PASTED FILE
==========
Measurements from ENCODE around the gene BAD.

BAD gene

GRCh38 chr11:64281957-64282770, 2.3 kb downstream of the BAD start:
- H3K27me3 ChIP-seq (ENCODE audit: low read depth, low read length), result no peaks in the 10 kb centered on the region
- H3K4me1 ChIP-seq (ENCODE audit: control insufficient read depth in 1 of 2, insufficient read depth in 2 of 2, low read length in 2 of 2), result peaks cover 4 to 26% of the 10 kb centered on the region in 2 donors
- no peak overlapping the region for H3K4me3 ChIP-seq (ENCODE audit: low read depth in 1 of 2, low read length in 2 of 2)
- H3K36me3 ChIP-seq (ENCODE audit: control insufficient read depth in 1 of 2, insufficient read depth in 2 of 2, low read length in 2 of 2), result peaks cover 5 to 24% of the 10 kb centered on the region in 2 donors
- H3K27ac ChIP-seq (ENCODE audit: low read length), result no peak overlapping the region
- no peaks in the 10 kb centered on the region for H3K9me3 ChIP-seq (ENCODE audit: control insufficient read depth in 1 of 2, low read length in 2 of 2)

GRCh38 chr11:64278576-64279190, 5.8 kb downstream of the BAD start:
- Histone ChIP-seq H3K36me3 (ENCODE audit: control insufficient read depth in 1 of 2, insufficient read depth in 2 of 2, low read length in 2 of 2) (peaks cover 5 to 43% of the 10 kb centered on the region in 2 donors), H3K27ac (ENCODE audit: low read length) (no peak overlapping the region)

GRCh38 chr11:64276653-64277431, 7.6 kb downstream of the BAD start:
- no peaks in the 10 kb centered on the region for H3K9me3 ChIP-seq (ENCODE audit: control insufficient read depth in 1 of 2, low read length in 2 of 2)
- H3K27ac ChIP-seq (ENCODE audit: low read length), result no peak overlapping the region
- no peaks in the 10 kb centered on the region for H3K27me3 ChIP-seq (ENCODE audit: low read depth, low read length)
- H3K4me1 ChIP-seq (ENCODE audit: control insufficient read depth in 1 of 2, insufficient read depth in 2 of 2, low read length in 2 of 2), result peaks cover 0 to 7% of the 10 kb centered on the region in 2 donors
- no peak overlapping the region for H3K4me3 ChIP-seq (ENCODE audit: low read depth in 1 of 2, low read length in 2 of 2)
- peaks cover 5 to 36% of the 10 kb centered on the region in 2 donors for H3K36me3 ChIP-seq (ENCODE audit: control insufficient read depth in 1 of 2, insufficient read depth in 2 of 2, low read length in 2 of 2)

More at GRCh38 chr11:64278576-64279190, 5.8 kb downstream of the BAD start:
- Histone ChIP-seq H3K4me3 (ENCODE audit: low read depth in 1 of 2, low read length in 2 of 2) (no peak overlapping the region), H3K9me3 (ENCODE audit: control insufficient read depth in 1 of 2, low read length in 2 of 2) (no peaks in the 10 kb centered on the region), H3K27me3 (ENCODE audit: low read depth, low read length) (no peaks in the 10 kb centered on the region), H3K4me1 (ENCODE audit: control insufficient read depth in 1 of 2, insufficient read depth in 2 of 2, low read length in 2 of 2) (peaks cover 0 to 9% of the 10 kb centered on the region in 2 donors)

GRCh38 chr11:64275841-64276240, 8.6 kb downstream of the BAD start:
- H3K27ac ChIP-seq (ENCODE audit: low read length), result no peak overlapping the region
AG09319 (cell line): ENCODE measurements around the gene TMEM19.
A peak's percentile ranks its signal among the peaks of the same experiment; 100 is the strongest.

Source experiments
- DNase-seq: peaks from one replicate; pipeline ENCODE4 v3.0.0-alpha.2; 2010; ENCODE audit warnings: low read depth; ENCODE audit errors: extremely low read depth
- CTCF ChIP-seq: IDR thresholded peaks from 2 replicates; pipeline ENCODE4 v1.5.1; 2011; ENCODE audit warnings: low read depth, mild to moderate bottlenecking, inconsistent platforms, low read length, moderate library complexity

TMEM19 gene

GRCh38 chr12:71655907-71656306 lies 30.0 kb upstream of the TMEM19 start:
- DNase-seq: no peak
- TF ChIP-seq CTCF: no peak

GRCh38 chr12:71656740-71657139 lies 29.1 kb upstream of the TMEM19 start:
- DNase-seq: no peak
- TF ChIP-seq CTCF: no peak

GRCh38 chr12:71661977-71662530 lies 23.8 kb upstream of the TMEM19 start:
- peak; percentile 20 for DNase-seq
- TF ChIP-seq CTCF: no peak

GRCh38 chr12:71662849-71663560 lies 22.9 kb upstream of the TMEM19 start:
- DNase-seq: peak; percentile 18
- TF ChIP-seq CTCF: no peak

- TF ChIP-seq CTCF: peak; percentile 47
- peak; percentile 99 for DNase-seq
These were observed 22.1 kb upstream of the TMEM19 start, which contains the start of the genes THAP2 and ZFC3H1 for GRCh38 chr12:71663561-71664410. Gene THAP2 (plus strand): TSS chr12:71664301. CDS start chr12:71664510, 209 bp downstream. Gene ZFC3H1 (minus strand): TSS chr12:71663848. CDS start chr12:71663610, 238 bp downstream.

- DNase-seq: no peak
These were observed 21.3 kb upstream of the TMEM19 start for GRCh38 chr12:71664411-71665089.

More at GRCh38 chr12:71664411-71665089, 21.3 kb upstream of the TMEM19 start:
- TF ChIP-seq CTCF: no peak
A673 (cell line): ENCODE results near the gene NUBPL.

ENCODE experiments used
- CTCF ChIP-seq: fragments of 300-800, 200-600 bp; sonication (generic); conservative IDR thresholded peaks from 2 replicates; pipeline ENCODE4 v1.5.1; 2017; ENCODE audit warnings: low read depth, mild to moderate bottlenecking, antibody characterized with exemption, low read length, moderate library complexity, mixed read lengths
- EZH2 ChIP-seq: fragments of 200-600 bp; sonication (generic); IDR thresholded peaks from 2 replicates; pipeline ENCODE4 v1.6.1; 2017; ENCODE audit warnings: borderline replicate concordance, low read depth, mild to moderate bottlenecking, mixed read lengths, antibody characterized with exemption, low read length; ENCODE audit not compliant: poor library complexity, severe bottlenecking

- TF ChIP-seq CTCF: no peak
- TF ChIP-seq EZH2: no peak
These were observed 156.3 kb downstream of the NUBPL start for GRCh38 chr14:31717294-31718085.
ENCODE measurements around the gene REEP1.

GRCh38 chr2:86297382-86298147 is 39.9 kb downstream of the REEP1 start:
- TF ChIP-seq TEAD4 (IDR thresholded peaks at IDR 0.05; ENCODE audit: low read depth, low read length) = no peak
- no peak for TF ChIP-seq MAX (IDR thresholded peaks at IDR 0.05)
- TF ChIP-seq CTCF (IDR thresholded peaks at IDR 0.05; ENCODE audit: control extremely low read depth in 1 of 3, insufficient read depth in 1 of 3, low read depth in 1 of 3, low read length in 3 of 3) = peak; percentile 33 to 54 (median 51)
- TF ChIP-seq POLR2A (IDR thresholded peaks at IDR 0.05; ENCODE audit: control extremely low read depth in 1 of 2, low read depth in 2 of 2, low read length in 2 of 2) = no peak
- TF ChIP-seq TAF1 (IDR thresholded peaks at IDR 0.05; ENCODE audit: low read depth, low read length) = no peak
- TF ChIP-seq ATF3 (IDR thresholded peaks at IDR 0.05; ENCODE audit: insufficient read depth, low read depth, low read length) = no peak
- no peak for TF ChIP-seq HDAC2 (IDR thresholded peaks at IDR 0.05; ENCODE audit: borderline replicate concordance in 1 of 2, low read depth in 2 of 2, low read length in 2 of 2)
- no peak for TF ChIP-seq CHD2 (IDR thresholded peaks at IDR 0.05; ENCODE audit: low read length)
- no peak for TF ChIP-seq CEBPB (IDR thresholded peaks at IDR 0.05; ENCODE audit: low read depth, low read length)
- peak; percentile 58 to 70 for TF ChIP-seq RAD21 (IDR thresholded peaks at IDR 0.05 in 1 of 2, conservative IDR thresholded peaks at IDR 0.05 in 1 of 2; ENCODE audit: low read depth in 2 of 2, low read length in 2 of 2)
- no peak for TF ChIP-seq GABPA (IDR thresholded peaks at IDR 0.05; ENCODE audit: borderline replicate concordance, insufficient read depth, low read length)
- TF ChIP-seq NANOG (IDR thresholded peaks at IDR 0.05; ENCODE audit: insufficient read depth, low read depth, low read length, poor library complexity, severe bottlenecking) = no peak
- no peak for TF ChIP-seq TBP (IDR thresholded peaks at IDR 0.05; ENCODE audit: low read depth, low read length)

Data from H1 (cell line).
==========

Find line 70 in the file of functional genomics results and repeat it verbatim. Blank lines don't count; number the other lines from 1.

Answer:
Data from H1 (cell line).